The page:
Jeep began the whole SUV thing almost accidentally with the introduction of the CJ (Civilian Jeep) not long after the Second World War ended. Spotting holes in the market Jeep introduced station wagons and later – 1996 to be precise – came the first Jeep Grand Cherokee, a large 4WD aimed more at buyers of luxury station wagons rather than keen off-road drivers.
These first units are getting on in years, so we will start this used car checkout with the WK Series Grand Cherokee launched in Australia in February 2011. Wisely it was designed to suit on-road buyers, with better suspension a smoother, quieter ride and plenty if interior nick-nacks to suit family buyers.
But, true to its roots the Grand Cherokee was still a genuine 4WD and could tackle rugged off-road work that would literally stop most crossover wagons in their tracks, or rather off their tracks.
Grand Cherokee was facelifted in June 2013 and again in May 2017. Significant advances were made to the infotainment system in both cases.
Hotrod models, called SRT (2013 to date) and Trackhawk (2017, and would you believe a 700 horsepower engine?!) are something out of the ordinary. They may have belonged to people who liked to take place in serious redlight drag racing, so be wary.
Much safer bets may be one of the 75th Anniversary of Jeep models launched in 2016. These may become collectors’ editions sometime down the track. No promises, though.
Grand Cherokee has good interior space and a voluminous boot thanks to its squared-off rear end – sometimes the old shapes are the best ones.
Although it’s large, the Grand Cherokee is easier to drive in traffic than you might expect due to its high seating position and the well-defined extremities of the squared-off body – a feature of all Jeeps. Parking can a hassle in really tight situations but otherwise few owners say they’ve had any real problems.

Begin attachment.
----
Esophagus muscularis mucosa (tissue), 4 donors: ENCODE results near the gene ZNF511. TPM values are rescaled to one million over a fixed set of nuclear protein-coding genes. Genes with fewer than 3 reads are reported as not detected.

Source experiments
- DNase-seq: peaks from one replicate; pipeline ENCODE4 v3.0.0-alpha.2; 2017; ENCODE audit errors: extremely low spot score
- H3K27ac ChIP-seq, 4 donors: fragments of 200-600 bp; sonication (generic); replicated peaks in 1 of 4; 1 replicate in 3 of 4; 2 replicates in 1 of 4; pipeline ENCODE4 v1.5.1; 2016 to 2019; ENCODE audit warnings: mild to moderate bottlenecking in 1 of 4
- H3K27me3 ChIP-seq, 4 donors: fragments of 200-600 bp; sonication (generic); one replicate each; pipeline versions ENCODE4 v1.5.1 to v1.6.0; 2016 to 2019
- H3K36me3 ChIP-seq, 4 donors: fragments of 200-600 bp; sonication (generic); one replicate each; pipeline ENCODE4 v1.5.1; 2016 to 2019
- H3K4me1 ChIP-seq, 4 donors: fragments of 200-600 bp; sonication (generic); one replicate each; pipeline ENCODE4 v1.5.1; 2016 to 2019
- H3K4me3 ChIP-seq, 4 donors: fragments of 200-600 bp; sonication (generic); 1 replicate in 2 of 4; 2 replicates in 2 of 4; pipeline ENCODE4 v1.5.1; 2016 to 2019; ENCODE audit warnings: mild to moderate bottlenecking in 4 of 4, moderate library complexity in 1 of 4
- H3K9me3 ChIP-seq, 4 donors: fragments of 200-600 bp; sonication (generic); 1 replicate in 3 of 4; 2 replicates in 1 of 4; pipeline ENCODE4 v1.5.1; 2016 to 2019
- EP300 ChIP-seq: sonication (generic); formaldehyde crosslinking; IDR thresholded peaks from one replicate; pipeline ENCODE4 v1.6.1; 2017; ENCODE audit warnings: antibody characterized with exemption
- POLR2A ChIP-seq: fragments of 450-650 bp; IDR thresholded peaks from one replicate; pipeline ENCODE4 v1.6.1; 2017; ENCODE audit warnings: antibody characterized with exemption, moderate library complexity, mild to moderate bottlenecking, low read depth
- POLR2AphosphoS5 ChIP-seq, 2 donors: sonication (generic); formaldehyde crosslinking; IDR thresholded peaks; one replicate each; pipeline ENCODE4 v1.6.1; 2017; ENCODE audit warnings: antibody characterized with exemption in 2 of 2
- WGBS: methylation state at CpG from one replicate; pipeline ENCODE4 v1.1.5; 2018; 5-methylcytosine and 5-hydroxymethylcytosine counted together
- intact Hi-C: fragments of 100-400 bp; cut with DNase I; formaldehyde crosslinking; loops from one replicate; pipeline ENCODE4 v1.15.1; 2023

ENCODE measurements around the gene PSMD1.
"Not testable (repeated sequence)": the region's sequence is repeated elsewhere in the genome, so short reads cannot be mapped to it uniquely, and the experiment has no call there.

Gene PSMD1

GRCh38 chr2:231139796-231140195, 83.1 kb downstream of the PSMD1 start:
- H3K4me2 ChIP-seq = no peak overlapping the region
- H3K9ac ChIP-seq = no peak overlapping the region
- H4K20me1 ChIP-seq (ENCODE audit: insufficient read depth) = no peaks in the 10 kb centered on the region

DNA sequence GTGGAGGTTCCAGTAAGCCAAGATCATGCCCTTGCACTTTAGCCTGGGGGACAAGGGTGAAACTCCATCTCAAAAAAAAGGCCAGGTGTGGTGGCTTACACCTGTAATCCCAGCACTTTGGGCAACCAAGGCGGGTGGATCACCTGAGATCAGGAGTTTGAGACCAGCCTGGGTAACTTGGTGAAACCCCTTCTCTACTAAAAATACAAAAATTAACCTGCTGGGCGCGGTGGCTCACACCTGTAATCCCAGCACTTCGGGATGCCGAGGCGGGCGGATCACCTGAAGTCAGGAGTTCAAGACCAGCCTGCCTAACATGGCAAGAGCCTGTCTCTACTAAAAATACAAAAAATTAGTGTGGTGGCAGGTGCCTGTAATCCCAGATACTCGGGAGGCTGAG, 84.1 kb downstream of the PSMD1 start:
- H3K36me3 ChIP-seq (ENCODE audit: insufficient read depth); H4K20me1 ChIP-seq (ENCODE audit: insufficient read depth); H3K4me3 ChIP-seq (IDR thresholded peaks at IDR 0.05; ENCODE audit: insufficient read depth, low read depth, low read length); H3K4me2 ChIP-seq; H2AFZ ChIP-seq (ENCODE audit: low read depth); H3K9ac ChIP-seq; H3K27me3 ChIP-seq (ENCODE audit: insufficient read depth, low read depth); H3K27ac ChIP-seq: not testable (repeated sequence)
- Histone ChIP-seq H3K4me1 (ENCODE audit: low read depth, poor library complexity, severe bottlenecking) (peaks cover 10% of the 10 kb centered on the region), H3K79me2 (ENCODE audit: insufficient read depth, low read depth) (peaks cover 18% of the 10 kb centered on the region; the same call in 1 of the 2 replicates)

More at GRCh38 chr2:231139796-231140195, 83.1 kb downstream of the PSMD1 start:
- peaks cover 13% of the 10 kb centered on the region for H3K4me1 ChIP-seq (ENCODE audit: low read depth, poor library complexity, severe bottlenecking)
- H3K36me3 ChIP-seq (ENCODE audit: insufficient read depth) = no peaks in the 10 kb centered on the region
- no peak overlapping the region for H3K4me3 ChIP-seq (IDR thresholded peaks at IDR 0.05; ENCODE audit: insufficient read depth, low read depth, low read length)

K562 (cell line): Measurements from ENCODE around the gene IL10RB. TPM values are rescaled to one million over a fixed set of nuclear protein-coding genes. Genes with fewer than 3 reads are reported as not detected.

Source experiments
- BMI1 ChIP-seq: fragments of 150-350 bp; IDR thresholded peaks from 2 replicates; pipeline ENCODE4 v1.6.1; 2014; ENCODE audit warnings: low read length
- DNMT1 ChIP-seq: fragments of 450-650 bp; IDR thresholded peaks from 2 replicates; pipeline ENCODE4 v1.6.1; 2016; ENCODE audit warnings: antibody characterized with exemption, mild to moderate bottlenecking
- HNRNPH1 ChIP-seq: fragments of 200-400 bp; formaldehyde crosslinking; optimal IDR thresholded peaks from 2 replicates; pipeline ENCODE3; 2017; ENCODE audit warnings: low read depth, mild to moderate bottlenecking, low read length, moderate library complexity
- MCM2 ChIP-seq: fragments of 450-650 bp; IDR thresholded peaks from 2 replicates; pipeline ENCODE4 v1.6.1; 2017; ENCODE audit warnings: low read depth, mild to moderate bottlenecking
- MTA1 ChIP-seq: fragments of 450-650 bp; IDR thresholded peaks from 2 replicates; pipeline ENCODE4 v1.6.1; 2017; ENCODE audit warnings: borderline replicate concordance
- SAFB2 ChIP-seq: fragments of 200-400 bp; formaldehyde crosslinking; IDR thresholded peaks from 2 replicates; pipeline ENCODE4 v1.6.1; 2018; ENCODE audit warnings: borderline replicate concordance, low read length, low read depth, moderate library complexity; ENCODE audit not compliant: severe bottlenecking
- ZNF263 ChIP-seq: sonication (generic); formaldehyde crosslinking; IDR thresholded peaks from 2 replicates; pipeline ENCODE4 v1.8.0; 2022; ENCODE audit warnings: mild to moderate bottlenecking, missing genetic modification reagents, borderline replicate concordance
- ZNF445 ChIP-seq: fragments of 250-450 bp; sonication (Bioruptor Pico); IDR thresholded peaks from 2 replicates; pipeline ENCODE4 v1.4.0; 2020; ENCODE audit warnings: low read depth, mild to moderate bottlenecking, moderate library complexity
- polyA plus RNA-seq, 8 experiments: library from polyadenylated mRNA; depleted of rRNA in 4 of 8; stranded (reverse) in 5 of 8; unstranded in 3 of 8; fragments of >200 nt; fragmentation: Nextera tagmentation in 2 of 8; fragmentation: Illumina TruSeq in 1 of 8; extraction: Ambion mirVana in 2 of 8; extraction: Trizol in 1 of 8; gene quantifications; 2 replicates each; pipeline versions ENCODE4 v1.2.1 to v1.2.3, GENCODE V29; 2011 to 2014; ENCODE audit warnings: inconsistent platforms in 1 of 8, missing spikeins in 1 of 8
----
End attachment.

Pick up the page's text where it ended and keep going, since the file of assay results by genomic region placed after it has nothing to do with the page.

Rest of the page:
In Australia, the Jeep dealer network operates in the bush as well as the suburbs. We hear of no significant complaints about the prices of spare parts or their availability.
Insurance costs are generally about average for this class of vehicle. The range of premiums between major companies doesn’t seem to vary a lot, but it’s still worth shopping around – as always make sure you come up with apples-with-apples figures.
WHAT TO LOOK FOR
Listen for squeaks and rattles when test driving on rough roads, there’s probably no need to get off sealed surfaces for this, though it’s better if you do.
Jeeps go off-road more than many so-called SUVs, so do a thorough body and underbody check. Scratches on the doors and front guards, as well as the lower corners of the bumpers are the sign of off-road running.
Also look for damage to the protection plates, the platform and the bumper mounts, all of which indicate serious off-road work.
Salty sand on the under surfaces probably indicates beach driving – which is great fun, but if salt gets into the metal it can do dreadful things in the way of rust.
Check the cabin and boot for signs of wear and tear.
There should be no fumes from the exhaust pipe, even when the engine is worked hard or has been idling for an extended period then accelerated.
Automatic transmissions are typically American in that they are beautifully smooth. Any roughness should be a reason to call in a professional.
Manual gearboxes aren’t the most refined units but are generally trouble-free; beware of one that crunches on fast downchanges.
Budget on spending from $12,000 to $18,000 for a 2011 Jeep Grand Cherokee Laredo; $16,000 to $23,000 for a 2011 Limited; $23,000 to $32,000 for a 2012 Overland; $28,000 to $37,000 for a 2013 Limited; $32,000 to $43,000 for a 2013 SRT8; $35,000 to $48,000 for a 2014 Overland; $40,000 to $53,000 for a 2014 Summit; $45,000 to $59,000 for a 2016 75th Anniversary edition; $52,000 to $69,000 for a 2015 SRT8; and $61,000 to $81,000 for a 2016 SRT Night Edition.
CAR BUYING TIP
Off-road driving in vehicles with a sort-of military background may have had a hard life – don’t dream of buying one without a full professional inspection.